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Castle Warfare Part V: The English capture of Lochwood Tower 1547


Lochwood Tower is situated amidst woodlands near Moffat in Dumfries. A strong 15th-century L-plan tower house built upon the remains of an earlier castle – a motte and bailey of the 12th century. It stands to first floor level apart from a single corner tusk which ascends as far as the corbels of the wall walk.

Lochwood Tower exterior
Lochwood Tower - note wall walk corbels

In recent years debris was cleared and some attempt made to consolidate the walls but its present condition leaves much to be desired. Unexpected discoveries during clearance was its yett (iron barred gate) in situ and a medieval grave slab forming part of the staircase roofing.

The tower had been surrounded by outbuildings and gardens. The motte had been terraced at a later date as part of a landscaped garden and no doubt planted. At nearby Lincluden College the motte was similarly incorporated into a Renaissance garden.

Lochwood would be a footnote in history were it not for an event in 1547. The ‘War of the Rough Wooing’ will be familiar to readers by now so suffice to say one of the lesser incidents of the war was the capture of Lochwood.

The event is recorded in a letter to the Duke of Somerset, the English commander:

"We came there about half an hour before daybreak and the greater part of us lay close without the barmekin but about a dozen of the men got over the barmekin wall and stole close into the house within the barmekin (enclosure wall) and took the wenches there and kept them secure in the house till daylight. At sunrise two men and a woman, being in the tower, one of the men rising in his shirt and going to the tower head and seeing nothing stir about he called to the wench that lay in the tower and bade her rise and open the tower door and call up them that lay beneath. She so doing and opening the iron door and a wood door without it, our men within the barmekin brake a little too soon to the door and the wench perceiving them, leaped back into the tower and had almost got the wood door shut but one of our men got hold it that she could not get it closed. So the skirmish arose and we scaled the barmekin and broke open the wood door and she being troubled with the wood door left the iron door open and so we entered and won the Loghwood; where we found truly the house well purveyed with salted beef, malt, barley, oatmeal, butter and cheese."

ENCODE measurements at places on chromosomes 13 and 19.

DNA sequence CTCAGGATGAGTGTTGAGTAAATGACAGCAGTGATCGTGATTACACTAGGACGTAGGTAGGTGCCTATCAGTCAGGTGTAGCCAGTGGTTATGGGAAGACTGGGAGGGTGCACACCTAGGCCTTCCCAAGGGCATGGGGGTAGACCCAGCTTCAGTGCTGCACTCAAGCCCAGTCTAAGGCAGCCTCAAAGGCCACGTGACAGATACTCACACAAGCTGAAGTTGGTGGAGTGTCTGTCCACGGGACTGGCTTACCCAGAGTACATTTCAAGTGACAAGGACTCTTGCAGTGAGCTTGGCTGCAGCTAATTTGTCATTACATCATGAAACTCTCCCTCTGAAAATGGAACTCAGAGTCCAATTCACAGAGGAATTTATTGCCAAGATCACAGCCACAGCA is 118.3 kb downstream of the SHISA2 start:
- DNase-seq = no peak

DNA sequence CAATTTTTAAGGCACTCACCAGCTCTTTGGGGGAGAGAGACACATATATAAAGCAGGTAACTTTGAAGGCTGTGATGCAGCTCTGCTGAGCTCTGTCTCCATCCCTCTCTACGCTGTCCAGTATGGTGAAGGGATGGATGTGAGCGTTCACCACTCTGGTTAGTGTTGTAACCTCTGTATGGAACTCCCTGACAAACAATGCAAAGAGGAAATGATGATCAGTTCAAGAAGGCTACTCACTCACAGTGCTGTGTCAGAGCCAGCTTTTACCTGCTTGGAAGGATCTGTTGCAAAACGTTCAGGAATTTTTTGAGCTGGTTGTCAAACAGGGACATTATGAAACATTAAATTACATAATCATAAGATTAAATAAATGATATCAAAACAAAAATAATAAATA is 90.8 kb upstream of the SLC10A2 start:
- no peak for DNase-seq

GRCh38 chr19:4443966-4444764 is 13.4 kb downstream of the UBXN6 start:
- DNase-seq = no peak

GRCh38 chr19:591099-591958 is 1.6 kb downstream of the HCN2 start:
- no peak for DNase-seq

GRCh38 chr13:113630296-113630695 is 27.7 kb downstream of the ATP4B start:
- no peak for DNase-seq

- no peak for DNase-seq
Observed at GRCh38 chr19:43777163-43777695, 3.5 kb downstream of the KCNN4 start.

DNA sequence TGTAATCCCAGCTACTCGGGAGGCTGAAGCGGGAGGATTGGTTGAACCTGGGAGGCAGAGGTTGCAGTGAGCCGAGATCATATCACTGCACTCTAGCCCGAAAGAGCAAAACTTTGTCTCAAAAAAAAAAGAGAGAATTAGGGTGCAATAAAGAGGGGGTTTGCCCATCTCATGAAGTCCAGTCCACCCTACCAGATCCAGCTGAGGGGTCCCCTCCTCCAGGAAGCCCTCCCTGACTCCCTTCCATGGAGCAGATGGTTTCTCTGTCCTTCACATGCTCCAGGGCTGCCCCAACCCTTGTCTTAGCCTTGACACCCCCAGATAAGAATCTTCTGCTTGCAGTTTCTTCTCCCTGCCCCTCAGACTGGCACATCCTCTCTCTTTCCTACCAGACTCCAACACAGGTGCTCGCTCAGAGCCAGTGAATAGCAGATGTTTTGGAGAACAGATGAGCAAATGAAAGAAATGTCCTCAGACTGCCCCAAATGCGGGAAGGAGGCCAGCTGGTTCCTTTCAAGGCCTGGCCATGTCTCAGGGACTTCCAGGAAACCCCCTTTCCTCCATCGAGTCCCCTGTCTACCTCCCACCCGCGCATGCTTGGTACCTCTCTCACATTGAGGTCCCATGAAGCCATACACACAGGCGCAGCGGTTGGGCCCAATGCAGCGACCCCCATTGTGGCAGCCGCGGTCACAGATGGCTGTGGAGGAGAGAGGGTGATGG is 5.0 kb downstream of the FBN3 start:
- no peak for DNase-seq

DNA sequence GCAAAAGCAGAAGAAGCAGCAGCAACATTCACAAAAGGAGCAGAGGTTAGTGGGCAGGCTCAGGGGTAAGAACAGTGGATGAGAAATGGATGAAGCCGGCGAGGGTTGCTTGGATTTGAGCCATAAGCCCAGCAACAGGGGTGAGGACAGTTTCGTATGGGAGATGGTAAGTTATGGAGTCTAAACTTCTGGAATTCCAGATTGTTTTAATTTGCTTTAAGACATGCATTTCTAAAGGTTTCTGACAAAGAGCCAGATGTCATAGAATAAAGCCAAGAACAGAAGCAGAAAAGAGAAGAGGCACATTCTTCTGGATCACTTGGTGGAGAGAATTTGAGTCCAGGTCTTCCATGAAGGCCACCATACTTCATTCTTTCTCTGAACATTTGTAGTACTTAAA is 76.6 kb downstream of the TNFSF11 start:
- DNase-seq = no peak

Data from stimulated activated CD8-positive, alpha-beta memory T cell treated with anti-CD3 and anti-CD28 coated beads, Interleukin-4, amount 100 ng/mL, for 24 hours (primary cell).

The English were well pleased:

"It was a fair large tower, able to lodge all our company safely, with a barmekin, hall, kitchen and stables all within the barmekin and was kept with two or three fellows and as many wenches."

Lochwood Tower barmekin
Lochwood Tower – Barmekin looking towards entrance where the attack took place

It is interesting how a few were considered capable of holding a tower – in Lochwood’s case six – so long as they maintained alertness.

The English garrisoned Lochwood for three years until 1550 when, with the collapse of the war against the Scots and their French allies, they took the road home having accomplished nothing.

The French ambassador’s words to the Duke of Somerset, had proved prophetic. Somerset had warned the ambassador to keep his nose out of English affairs with the warning:

“My master is strongest”

to which the imperturbable Frenchman replied:

“My master’s purse is the deepest”

And so it proved!


Article by SCA member Brian McGarrigle.


Date posted: 24 Apr 2017Last updated: 24 Apr 2017